The life of man, as David Hume pointed out, is of no greater importance to the universe than that of an oyster. So it seems grossly unfair how many acres of print have been given over to the examination of the human experience and how little to the oyster experience – or indeed to the experience of any other species.
Some writers, and most notably writers for children, have tried to set this right. We have Anna Sewell’s Black Beauty, Buck in Jack London’s Call of the Wild. We have the rabbits of Watership Down and we have Tarka, Varjak Paw, Ratty and Mole… and of course Piers Torday’s chorus of wild things, of which he wrote in our recent blog post.
These can be memorable, insightful, important texts… but, as Thomas Nagel[i] points out, they are inaccurate. We cannot know the life of a bat, or an otter, or even an animal as close to us as a horse or a dog. There is an unbreachable gap between our experience and that of another species, and we write animal experiences from our place at the apex of the concept of evolution. We write other animals by regressing our own evolutionary journey in our imaginations, from a position of superiority.
Imagining the non-lived experience of others from a position of superiority is not an ethical act. Just listen to John Paul Sartre’s claim that ‘The European of 1945 can… redo in himself the project of the Chinese, of the Indian or the African… there is always some way of understanding an idiot, a child, a primitive man or a foreigner if one has sufficient information[ii]’, to hear how off it seems to us today. And, given that our own superior species is murdering all the fellow species of the planet, and taking their lands for our own insatiable needs, it isn’t hard to note the philosophical parallels between the literature of colonisation and the literature of animal narratives.
And yet novels are empathy machines. If we are to begin to feel the death of a bat as profoundly as we do the death of one of our own – if we are to embed the understanding of the interconnectedness of the lives on this planet into our emotional responses, fiction can play an important part in that change. This is perhaps especially true of fiction for young readers.
Activism, Human Rights and Social Sciences have long discussed when ‘speaking for’ a person or group can be condoned. The conclusion has been, basically, ‘when it is important’ and ‘when they would otherwise be silenced.’ Our furry, feathered and scaled others are all silent. Tarka herself can’t tell her story – at least not yet. Even Bunny the ‘talking dog’ doesn’t have enough buttons to express any longing she feels for freedom from domesticity, the way London did for Buck.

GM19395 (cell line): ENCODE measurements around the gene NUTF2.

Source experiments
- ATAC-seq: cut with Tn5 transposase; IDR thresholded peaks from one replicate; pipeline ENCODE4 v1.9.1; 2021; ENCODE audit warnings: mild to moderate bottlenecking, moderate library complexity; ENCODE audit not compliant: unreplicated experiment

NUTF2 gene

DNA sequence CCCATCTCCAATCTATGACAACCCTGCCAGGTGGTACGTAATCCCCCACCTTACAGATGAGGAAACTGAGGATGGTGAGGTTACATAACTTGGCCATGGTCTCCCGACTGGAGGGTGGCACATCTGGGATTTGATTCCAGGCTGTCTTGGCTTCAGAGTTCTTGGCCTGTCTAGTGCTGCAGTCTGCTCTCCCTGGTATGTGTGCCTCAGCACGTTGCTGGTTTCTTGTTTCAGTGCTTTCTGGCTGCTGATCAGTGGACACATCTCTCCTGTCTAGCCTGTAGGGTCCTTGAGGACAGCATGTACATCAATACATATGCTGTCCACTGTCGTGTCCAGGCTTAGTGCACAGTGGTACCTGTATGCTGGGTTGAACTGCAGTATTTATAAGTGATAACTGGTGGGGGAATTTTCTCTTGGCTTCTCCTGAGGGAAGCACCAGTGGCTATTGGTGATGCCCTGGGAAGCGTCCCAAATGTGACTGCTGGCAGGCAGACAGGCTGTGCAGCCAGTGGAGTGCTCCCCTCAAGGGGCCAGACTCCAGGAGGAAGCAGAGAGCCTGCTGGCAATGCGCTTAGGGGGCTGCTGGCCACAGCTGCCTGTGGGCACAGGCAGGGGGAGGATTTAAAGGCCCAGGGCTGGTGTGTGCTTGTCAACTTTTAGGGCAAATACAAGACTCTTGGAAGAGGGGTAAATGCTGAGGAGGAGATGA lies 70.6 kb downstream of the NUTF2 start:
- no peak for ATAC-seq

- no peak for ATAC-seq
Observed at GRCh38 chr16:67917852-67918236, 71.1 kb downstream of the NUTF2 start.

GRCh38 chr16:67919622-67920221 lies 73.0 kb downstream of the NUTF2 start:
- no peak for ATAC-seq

But appropriating other species’ voices and experience for artistic satisfaction and profit, at a time when we are literally killing them? That seems the grossest human consumption. When I was writing my Young Adult novel Dreaming the Bear, I stuck a post-it note in my writing shed, ‘Do Not Consume The Bear.’ And yet, in the end, my heroine accidently breathes in the bear’s last exhale. She consumed her, and it was too right for me to change. It might be that we are such agents of consumption that there is no other relationship we can have with the natural world – either as animals or as novelists.
Perhaps the best thing we can do is when we write other species is signal in the narrative that we are ‘speaking for’, that an act of imagination is taking place, that we are in a field of play. This can be done by writing animals who are clearly humans in fur suits (though with good natural history displayed), as Piers and Kenneth Graham have done. It can be done by writing from the outside of the experience of another species as I do, and as Hannah Gold has done in The Last Bear. Or, as in Nicola Davies’ new The Song That Sings Us, writing from an imagined future time when, at last, the animals can speak for themselves.
As I write, from my window I can see a flock of disappointed young wood sparrows – their feeders are empty. Of course, I am just imagining their disappointment, but they have tried several times to feed and have been twittering madly about the experience of failing to do so. My next act will be to go and stock their seed towers – this land was fields, and the house I rented opposite had been built the year before on an orchard. I owe the birds their food – I have inadvertently consumed their previous sources. And that is my last word on writing other species. That it’s not enough to just write and read – we also need to perform practical help.
You can find out more about Dreaming the Bear here.
Mimi Thebo is a Carnegie-longlisted author for children and teens. Her work has been translated into twelve languages, adapted for a BAFTA-winning BBC film, illustrated in light and signed for deaf children by ITV. Born in the USA, she is based in South West England, where she is Reader in Creative Writing at the University of Bristol and a Royal Literary Fellow.
[i] Nagel, T. (1974) “What Is It Like to Be a Bat?,” The Philosophical Review, 83(4), pp. 435–450.
[ii] Quoted in Spivak, G. C. (1999) A critique of postcolonial reason : toward a history of the vanishing present. Cambridge, Mass.: Harvard University Press. p. 172